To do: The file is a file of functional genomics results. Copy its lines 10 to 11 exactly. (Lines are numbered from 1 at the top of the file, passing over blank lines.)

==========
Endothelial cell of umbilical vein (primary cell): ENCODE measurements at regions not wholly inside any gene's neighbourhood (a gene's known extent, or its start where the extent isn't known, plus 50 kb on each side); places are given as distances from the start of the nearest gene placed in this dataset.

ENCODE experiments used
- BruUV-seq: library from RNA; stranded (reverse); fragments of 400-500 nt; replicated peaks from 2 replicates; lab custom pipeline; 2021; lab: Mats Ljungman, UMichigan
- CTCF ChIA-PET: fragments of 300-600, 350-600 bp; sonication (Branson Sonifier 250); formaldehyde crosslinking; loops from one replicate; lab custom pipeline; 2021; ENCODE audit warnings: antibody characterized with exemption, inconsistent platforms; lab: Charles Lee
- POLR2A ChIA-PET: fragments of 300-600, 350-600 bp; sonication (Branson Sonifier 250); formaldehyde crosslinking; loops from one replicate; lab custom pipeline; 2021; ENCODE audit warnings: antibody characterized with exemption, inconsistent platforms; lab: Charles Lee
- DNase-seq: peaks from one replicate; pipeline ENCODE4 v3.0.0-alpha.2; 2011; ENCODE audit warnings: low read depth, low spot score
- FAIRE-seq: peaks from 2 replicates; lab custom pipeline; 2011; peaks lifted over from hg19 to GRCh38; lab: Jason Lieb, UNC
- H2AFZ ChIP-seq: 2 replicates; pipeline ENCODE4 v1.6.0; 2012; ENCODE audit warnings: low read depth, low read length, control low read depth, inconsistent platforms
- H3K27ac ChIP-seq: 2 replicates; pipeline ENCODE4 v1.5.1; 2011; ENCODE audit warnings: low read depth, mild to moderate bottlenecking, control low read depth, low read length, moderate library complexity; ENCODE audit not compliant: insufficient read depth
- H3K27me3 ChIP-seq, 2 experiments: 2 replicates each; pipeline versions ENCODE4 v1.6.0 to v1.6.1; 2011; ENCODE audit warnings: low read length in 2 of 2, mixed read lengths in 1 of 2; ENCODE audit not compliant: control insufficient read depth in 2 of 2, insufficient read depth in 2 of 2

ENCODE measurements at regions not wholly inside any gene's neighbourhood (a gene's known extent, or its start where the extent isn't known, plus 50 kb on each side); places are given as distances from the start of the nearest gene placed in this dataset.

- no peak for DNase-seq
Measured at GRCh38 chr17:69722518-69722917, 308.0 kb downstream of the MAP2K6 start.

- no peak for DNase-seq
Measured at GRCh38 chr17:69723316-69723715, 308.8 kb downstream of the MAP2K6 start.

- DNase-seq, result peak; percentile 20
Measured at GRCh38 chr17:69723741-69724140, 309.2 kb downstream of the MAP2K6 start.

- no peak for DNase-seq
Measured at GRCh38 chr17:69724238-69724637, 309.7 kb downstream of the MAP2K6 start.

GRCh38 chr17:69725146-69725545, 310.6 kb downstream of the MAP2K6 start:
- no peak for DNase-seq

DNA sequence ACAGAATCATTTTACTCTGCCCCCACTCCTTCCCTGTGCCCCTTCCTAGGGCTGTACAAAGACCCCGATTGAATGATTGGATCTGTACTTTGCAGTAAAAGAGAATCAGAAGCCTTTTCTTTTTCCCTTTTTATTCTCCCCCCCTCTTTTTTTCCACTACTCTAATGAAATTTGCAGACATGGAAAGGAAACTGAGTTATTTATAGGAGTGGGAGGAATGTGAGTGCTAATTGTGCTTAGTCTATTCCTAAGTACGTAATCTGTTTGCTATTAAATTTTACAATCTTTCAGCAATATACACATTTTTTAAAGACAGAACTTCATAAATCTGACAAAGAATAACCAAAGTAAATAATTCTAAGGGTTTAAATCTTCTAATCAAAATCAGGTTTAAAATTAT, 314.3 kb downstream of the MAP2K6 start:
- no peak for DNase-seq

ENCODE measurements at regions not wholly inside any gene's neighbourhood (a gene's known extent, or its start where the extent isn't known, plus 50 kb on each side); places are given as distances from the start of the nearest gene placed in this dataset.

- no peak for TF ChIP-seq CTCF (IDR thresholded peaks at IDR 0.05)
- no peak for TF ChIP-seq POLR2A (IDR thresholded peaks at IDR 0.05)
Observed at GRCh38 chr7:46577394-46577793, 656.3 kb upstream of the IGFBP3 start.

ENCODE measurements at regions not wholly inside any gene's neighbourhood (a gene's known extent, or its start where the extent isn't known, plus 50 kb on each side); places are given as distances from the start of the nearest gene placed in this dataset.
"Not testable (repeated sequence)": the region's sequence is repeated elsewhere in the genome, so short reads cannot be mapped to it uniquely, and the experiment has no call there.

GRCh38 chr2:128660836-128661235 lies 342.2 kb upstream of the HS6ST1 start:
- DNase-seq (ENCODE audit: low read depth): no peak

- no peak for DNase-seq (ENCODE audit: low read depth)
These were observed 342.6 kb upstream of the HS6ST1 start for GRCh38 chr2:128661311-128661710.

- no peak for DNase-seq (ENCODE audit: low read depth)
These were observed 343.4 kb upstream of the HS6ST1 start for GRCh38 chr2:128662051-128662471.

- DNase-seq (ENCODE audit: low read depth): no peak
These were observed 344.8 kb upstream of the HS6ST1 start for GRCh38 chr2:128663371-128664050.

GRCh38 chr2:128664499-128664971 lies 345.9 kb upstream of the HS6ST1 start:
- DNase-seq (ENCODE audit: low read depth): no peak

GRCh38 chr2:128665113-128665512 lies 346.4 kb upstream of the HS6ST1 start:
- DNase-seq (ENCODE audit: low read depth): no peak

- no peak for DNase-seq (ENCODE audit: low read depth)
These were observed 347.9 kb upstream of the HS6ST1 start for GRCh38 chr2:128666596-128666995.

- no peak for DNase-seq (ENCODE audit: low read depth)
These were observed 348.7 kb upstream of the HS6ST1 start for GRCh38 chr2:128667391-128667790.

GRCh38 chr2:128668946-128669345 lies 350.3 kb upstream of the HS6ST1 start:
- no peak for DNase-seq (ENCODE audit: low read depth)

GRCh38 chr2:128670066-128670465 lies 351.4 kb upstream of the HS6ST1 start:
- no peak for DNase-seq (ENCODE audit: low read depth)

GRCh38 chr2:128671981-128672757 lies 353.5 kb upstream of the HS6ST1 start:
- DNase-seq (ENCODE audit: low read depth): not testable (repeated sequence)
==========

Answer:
- H3K27me3 ChIP-seq, 2 experiments: 2 replicates each; pipeline versions ENCODE4 v1.6.0 to v1.6.1; 2011; ENCODE audit warnings: low read length in 2 of 2, mixed read lengths in 1 of 2; ENCODE audit not compliant: control insufficient read depth in 2 of 2, insufficient read depth in 2 of 2

ENCODE measurements at regions not wholly inside any gene's neighbourhood (a gene's known extent, or its start where the extent isn't known, plus 50 kb on each side); places are given as distances from the start of the nearest gene placed in this dataset.